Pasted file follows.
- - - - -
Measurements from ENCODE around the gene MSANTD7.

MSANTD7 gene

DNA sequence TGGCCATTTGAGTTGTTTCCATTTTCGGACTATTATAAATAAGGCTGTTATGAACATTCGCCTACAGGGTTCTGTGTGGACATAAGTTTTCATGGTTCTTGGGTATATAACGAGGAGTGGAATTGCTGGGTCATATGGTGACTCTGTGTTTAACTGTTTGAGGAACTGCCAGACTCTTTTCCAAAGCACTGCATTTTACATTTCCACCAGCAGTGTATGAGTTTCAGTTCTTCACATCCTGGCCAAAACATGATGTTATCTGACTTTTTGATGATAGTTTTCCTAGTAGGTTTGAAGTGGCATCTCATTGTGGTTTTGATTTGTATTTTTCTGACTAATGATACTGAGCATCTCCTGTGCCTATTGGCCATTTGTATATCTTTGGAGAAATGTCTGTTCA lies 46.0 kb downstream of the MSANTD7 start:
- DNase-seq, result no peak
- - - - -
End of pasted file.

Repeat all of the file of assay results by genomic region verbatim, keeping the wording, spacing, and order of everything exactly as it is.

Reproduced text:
Measurements from ENCODE around the gene MSANTD7.

MSANTD7 gene

DNA sequence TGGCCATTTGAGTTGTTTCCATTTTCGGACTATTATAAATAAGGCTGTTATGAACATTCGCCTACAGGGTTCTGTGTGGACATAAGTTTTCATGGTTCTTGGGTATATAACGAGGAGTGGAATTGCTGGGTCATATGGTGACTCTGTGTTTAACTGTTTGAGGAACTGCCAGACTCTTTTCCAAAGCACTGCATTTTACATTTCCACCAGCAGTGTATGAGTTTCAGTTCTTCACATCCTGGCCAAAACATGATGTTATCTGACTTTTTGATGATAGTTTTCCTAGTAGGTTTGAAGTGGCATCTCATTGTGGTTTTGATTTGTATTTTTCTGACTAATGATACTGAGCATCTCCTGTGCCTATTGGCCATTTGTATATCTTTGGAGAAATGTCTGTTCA lies 46.0 kb downstream of the MSANTD7 start:
- DNase-seq, result no peak